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Note that there is a space before the word Like because this is needed in the final SQL string.Note also that I have used single quotes ( ' ) around the asterisk.
If this is likely you should take this into consideration when building your code.
To make this happen seamlessly we can turn of screen updating (called Echo in Access VBA) before closing the query and turn it on again after reopening it. Echo True The finished code looks like this [click the thumbnail to see a full-sized image]: This project makes use of a stored query and, as I mentioned at the beginning of this tutorial, one of the reasons I prefer not to rely on stored queries (if I can help it) is that they tend to get interfered with by users.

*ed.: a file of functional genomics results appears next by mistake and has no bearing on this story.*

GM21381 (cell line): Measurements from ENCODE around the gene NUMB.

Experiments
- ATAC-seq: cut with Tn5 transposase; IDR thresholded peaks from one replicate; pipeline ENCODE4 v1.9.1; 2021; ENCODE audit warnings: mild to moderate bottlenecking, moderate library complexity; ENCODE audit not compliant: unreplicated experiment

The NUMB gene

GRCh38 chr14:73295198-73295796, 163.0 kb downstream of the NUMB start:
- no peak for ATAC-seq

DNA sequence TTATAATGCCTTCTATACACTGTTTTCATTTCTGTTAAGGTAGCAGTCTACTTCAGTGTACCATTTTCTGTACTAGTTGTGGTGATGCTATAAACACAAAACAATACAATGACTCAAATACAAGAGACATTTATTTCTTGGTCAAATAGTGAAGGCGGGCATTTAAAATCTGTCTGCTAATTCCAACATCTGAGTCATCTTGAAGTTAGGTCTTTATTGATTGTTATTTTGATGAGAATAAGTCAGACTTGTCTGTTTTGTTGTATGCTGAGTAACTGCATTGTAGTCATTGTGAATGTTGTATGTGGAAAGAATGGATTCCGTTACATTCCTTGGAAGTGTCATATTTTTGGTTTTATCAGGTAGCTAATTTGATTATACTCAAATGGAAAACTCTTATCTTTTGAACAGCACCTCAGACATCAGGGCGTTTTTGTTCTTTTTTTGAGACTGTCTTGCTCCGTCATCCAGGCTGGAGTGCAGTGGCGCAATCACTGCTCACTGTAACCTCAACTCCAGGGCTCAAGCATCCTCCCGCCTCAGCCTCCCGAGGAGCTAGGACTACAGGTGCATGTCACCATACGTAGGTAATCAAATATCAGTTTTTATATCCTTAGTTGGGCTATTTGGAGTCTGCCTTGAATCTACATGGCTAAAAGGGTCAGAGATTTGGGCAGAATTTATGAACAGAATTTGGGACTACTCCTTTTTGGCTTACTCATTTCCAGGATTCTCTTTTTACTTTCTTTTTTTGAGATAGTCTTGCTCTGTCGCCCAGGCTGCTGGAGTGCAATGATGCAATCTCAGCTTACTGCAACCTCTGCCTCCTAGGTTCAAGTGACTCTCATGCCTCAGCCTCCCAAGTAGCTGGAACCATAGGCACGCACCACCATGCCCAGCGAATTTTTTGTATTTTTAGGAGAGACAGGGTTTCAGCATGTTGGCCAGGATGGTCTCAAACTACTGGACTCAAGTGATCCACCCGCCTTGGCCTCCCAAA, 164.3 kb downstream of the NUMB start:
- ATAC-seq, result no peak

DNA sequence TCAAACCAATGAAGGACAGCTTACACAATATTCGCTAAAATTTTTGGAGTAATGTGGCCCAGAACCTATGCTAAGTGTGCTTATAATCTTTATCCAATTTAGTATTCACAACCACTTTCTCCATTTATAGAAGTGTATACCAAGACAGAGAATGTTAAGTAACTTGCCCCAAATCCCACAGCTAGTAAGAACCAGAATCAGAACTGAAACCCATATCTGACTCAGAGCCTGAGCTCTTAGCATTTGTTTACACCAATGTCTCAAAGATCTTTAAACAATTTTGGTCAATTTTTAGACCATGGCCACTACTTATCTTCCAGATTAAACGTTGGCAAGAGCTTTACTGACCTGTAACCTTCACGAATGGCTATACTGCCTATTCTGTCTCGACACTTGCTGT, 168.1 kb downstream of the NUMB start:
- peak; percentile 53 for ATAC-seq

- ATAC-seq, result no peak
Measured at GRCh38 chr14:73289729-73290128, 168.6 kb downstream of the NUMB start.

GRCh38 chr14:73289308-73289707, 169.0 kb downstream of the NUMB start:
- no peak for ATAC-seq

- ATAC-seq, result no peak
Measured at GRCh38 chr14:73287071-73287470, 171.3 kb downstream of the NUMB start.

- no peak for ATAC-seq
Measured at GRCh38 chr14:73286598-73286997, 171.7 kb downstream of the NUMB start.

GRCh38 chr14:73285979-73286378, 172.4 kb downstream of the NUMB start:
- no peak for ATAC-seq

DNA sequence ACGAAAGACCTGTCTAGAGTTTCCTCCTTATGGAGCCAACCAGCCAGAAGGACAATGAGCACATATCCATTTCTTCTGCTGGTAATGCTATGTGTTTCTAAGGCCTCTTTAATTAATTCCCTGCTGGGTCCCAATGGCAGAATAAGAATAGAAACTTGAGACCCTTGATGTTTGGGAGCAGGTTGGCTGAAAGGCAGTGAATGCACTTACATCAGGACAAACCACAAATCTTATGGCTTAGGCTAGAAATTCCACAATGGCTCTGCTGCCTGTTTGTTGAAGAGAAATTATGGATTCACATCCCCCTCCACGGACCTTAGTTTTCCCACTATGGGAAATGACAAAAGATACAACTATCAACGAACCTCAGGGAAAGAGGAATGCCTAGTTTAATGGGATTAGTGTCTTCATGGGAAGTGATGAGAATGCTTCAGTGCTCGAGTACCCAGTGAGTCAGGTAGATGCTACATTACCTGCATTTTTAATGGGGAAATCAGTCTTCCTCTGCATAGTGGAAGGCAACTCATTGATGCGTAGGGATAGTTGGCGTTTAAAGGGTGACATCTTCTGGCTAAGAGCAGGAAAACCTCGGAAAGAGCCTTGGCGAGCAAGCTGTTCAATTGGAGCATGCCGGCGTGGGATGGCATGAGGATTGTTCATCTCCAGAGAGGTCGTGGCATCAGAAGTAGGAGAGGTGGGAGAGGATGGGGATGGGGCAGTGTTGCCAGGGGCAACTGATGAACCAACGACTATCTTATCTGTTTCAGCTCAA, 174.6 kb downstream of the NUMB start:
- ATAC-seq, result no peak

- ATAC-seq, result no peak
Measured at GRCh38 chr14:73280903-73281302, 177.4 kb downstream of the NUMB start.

This code will replace the lines that apply the SQL string to the query and then open it. Since this query is redefined each time it is used, all we need to do it check to see if it exists before running the rest of the code.
Consider this example: supposing your user chooses a specific Office and Department but leaves the Gender combo box blank... Because of the way the code was written, the criteria for the Gender field goes into the SQL statement as: tbl Staff. The user left the combo box empty so when its value was inserted into the SQL statement it appeared as a pair of quote marks with nothing in between (i.e.
Their actions suggest that they are not interested in Gender so they haven't specified any criteria. a zero length string) which gets interpreted as "Nothing".